• Maine InfoNet: Minerva Cataloging Manual: Chapter 8: Physical Description Area - MARC 300 Field says "Unnumbered pages containing significant information (for example an unnumbered index) are counted and the total given in square brackets. Disregard unnumbered sequences of inessential matter such as advertising, blank pages, etc."
  • "Physical Description Area" says "5B8.1. If unnumbered pages or leaves (printed, manuscript or blank) are not included in a sequence of pagination or foliation, count them according to the terms used to describe the rest of the music, or the part of the music, with which they are associated. In ambiguous cases count them as leaves when notation appears on one side only; otherwise count them as pages. Use arabic numerals within square brackets." (this seems to be a very music-specific set of cataloguing rules)
  • Canadian Children's Books:How to Interpret the Entries in this Catalogue says "If there is a sequential notation on any of the pages of a sequence, even if not on its first and last pages, the printed or hypothetical first and last page numbers are recorded without the use of brackets. Thus if the printed page numbers of a sequence begin with 9 and end with 276 but there are eight unnumbered pages preceding page 9 and one following page 276 (the first and final of these bearing a printed image of some kind), the pagination is recorded as '1-277'. If no printed sequential notation appears on any page of a sequence, the hypothetical pagination including the first and final printed pages is recorded in lower-case roman numerals in brackets, e.g. '[i- iii]'."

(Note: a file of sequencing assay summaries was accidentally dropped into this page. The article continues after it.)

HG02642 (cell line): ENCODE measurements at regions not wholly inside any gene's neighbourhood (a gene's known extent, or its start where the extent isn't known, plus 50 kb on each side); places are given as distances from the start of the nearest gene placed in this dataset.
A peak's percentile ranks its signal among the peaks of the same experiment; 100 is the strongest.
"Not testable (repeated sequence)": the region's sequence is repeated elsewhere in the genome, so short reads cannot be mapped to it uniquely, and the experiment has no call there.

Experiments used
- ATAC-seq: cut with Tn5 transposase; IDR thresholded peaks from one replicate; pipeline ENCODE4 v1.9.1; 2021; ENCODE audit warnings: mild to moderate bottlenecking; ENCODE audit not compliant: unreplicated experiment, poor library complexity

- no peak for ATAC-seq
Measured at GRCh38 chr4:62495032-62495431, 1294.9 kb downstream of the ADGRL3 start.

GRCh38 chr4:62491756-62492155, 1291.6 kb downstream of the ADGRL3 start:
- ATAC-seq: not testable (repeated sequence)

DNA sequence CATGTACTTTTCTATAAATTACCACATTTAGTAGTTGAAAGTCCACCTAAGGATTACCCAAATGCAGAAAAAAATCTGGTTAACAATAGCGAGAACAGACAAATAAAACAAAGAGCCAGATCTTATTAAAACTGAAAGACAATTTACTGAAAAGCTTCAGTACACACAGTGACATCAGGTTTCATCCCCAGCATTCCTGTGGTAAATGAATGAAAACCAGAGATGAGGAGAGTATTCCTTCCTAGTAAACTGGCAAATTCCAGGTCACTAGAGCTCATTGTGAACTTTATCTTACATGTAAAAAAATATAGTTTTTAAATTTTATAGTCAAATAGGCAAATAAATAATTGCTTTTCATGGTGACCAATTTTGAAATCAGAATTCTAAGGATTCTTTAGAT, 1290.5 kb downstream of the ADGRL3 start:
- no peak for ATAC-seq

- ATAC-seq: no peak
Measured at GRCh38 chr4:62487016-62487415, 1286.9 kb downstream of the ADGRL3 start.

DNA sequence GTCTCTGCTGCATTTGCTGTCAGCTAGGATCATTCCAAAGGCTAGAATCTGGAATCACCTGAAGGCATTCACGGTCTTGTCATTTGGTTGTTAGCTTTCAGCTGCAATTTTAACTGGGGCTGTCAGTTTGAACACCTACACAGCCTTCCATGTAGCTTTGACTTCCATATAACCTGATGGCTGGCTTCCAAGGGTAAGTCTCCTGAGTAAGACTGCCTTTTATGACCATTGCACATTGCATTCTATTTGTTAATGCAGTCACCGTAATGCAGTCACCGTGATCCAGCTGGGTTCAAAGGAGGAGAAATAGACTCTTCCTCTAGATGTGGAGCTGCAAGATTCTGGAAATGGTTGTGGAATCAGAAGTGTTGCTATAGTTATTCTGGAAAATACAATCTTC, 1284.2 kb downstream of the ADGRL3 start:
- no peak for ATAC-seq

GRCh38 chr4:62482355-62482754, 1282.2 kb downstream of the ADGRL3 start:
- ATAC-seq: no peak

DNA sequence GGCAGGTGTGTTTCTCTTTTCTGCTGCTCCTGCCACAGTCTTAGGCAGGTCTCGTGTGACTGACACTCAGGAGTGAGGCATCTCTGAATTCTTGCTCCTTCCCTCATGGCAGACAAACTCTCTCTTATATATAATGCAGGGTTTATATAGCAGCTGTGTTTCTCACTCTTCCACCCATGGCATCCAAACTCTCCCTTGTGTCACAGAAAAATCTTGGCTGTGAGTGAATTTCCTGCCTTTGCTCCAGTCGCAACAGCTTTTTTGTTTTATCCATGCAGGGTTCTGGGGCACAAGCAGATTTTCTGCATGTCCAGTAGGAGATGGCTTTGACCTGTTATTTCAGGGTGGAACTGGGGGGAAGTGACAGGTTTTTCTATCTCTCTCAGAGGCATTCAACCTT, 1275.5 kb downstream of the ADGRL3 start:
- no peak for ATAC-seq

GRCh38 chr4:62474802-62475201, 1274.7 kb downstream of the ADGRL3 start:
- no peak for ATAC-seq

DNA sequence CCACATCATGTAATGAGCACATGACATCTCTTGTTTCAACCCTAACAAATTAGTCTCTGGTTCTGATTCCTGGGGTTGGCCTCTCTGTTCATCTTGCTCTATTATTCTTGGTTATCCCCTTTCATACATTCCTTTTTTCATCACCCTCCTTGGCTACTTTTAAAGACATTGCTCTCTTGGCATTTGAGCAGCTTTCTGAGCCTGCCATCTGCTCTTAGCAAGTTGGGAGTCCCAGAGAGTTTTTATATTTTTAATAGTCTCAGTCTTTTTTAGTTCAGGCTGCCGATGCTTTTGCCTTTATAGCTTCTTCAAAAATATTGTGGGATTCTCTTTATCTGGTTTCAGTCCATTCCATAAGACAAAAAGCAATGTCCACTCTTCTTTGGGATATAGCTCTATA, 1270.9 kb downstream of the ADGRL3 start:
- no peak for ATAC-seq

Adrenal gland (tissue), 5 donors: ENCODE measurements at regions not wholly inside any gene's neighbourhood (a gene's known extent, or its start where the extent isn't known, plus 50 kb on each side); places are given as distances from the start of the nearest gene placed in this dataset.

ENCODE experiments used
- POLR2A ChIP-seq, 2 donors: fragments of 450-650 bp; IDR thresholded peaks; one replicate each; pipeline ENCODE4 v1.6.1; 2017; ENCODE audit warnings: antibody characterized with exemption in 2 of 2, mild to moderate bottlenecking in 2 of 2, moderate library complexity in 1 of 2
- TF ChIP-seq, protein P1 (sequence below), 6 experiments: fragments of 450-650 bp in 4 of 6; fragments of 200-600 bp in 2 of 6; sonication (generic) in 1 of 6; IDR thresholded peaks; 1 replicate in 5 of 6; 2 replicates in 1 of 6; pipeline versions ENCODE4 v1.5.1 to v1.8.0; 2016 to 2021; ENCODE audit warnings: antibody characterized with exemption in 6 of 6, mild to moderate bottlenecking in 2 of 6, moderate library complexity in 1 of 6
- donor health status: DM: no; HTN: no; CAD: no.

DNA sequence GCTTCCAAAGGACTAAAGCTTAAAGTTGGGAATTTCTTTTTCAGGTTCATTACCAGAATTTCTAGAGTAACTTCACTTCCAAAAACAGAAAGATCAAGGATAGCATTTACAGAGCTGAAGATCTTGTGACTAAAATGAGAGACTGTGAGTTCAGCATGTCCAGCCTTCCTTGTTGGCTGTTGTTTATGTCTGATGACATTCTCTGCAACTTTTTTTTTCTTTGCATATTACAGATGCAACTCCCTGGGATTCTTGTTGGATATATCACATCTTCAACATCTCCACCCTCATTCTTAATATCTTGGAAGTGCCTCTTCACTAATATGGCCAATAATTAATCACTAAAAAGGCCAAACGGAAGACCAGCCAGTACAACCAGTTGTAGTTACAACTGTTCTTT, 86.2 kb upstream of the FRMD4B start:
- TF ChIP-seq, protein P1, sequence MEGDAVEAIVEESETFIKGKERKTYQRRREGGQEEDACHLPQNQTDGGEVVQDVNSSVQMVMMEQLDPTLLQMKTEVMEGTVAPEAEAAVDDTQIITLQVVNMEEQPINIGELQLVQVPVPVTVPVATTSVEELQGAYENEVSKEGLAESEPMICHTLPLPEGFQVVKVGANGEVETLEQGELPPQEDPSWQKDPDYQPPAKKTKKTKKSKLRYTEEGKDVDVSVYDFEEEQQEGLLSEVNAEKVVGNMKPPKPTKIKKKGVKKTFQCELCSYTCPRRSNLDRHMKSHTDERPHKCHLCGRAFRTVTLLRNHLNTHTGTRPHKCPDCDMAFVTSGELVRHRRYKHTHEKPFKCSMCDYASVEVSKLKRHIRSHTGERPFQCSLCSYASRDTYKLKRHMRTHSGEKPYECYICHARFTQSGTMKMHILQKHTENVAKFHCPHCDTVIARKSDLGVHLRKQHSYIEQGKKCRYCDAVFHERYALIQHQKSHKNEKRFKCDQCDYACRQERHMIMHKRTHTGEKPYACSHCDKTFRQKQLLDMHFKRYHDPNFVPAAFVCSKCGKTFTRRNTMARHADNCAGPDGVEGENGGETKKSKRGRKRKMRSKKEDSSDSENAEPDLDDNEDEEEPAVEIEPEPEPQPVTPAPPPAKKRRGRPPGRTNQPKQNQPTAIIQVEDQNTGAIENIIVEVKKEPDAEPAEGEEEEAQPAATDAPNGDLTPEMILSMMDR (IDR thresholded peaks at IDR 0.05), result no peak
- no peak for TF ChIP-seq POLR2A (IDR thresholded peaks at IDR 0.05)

• Online Dictionary for Library and Information Science says "unnumbered : A page or leaf (printed, manuscript, or blank) not included in a sequence of pagination or foliation. In library cataloging, unnumbered sequences are disregarded unless they constitute the whole or a substantial part of the publication, or unless the sequence includes pages or leaves referred to in a note. If the number of unnumbered pages or leaves is readily ascertainable, they are counted by the method used to describe the rest of the item and the exact number is recorded in the physical description area of the bibliographic record as an interpolation inside square brackets (example: [65] leaves). If the number is not readily ascertainable, the estimated number is given in arabic numerals preceded by ca. without square brackets (example: ca. 250 leaves). Unnumbered sequences of inessential matter (advertising, blank pages, etc.) are disregarded."
  • K-State Libraries: Cataloging & Serials: Monographs says "Edition statement (250) may or may not appear on a book. Look for the edition statement on the title page, title page verso, any page preceding the title page, the cover, or in the colophon. You may also find a statement of the edition somewhere else in the book. In this case, it must be in brackets in the 250 field." and "Imprint (260) information should be as shown on the title page, title page verso, any page preceding the title page, the cover, or in the colophon of the book. If imprint information is found elsewhere, it may still appear in the 260 field, but must be in brackets." and "Record [references to] unnumbered pages or leaves within brackets". However, this source does not support using square brackets in the actual page count field.
Additional sources support the bracket convention for various specific purposes, but several suggest that blank or insignificant unnumbered pages should be simply ignored, and there is some indication that at least some newer, computer-based standards, prefer a label such as "unnumbered" to the use of brackets.